Lane was right to recognize the community’s best in class from Barrett-Jackson, Scottsdale Arabian Horse Show, Waste Management Phoenix Open and downtown restaurant and bar scene to teachers, social services and high school athletics.
Now, Lane and all of Scottsdale have another best in class to boast about: U.S. News & World Report just ranked BASIS Scottsdale the #1 high school in the nation. The import to economic development and overall community prestige cannot be overstated.
And it reminds us that some things are worth fighting for.
Once upon a time, circa 1997, there was an uproar from no-growth activists and McDowell Mountain Ranch residents opposing the Ice Den. It was a fight that went all the way to the Arizona Supreme Court. Thank goodness it did, and won, because as the premier ice facility in Arizona it also is #ScottsdaleAtItsBest.
Fast forward to 2016 and the Ice Den-like fight that took place over BASIS’ expansion and relocation plans on Shea Boulevard. Mayor Lane, Councilwoman Suzanne Klapp and Councilwoman Linda Milhaven were always staunch supporters. But the opposition fueled by well-heeled neighbors caused Councilmembers Littlefield, Smith and Korte to wobble weak in the knees. Councilman Phillips was downright opposed. Like the Ice Den it was a fight that went all the way to the top. But instead of the Arizona Supreme Court it was Governor Doug Ducey and Attorney General Mark Brnovich weighing in. Korte, Smith and Littlefield eventually came around in the face of input from them and massive community support.
Thank goodness they did. A year later the decision was unquestionably sagacious as Scottsdale ensured its place as the home to the best high school in America.Read more
Rotten Tomatoes is a popular television and movie ratings site. Millions of people participate and rely upon it when considering their entertainment choices. It’s a good thing it doesn’t rate former Arizona Attorneys General, consultants and public affairs efforts in Maricopa, Arizona. The review wouldn’t arise a rotten green tomato or tipped over popcorn bucket. It would most likely transform the ratings service into a scratch and sniff variety in order to properly capture the stench.
But first, let’s remind readers of the issue. It’s in Maricopa, a pleasant community south of the Phoenix metropolitan area in Pinal County, where a group of successful entrepreneurs has proposed a private motorsports park. Think of it like a golf country club, but for cars. Proposed for a plot of land well outside the city’s core not a single person had expressed opposition for the better part of its year-long application. In fact, the opposite was true. Community and business leaders expressed support and excitement about the use because it meant economic diversification and more tourism.
Then, one day, former Attorney General Grant Woods showed up spinning tales of how bad the project known as the Apex Motor Club would be for Maricopa. He did so at the Planning Commission which summarily rejected him by a unanimous vote. As did Mayor Christian Price and the entire City Council thereafter. Woods would never say, despite repeated questions, who was paying him to be there. It is widely believed to be a rival project.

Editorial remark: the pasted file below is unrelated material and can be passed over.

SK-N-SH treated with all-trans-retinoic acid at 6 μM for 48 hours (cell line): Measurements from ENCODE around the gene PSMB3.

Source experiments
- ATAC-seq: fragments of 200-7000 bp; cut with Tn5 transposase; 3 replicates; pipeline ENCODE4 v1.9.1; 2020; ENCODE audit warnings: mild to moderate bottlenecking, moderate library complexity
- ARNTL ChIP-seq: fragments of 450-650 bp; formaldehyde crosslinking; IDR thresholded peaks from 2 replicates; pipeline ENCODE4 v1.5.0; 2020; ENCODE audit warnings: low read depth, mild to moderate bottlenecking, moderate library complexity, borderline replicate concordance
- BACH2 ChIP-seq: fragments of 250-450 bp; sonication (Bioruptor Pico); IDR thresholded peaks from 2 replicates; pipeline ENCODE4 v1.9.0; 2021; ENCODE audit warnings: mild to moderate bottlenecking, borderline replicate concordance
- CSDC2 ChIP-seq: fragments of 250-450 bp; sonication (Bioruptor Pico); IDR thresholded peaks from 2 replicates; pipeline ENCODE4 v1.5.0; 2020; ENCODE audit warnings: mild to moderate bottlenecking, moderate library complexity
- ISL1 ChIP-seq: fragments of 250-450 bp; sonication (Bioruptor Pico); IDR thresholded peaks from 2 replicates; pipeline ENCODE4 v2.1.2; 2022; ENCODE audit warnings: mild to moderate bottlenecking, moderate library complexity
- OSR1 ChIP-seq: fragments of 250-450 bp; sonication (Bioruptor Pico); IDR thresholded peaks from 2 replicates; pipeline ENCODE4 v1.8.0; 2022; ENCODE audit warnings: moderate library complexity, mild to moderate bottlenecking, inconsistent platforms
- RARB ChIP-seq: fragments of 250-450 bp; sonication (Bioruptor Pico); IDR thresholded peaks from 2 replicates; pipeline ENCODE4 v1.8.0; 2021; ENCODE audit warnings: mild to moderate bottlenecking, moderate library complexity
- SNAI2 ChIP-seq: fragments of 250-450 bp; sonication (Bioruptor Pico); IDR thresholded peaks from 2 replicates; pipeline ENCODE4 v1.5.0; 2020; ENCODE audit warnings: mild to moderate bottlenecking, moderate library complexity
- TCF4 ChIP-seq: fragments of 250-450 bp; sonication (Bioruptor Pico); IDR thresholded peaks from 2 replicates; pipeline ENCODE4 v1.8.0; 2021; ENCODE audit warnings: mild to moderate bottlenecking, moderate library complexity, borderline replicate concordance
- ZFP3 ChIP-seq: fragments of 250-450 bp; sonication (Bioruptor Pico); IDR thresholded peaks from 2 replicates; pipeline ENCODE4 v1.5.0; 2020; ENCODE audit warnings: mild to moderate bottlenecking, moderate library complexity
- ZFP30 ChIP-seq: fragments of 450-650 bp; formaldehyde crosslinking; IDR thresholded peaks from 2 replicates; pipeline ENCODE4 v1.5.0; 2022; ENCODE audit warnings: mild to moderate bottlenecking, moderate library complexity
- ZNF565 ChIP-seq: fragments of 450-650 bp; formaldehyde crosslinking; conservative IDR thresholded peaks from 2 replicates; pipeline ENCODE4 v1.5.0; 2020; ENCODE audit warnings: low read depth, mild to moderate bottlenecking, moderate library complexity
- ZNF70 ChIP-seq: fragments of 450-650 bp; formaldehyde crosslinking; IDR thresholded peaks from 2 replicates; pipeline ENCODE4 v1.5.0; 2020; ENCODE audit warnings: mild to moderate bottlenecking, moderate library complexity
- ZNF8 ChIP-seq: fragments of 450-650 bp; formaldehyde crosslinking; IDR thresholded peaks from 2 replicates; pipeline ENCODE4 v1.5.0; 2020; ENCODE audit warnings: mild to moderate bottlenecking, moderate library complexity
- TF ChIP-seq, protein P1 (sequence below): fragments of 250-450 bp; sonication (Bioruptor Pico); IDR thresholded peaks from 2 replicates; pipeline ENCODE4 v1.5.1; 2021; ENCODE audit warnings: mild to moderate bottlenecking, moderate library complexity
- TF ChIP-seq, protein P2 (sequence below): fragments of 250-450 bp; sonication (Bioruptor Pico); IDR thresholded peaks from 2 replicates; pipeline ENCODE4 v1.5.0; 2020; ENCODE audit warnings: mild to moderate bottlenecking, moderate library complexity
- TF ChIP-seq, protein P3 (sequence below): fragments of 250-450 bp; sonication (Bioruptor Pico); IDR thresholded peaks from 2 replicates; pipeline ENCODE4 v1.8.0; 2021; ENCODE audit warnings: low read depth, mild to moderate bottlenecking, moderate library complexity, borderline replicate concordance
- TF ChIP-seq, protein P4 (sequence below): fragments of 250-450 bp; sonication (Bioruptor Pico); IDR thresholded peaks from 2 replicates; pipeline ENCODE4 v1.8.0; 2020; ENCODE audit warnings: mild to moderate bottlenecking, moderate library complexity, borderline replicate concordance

Contemporaneous to the Woods’ tripe anonymous advertisements started to appear online on local cable channels. A Facebook page appeared too, all attempting to recruit what they clearly thought would be mindless Maricopans. One of the ads even invoked the possibility of “heart attacks” if the Club were allowed to proceed. That’s not a typo. Some consultant actually got paid to suggest that people would die if the proposal were approved. Other posts include citations of new companies and jobs being announced elsewhere in Arizona, asking why can’t Maricopa do such things rather automotive country clubs. As if they are mutually exclusive? As if that is not happening? It seems everyone can walk and chew gum except the gadflies and goofs of the opposition. A new level of hyperbole these items would represent if not for Woods’ hot air.Read more
Scottsdale voters wisely increased its tourism tax on hotel rooms in 2010. The increased revenues have been used to further showcase the city across the world, and also provided money to aid events big and small. Sometimes those investments have paid off, and sometimes they haven’t. Funding decisions are an inexact science.
But one big one made recently by the Scottsdale Tourism Development Commission seems to be a sure bet.
That’s because Canal Convergence, which dramatically animates the Arizona Canal as it winds through the Scottsdale Waterfront, holds substantial promise as the community’s next Barrett-Jackson or Scottsdale Arabian Horse Show.
And that it happens in Scottsdale’s downtown emphasizing one of the community’s raison d’etre makes it even more worthy.
We applaud the group’s recent recommendation and encourage the City Council to soon vote likewise.Read more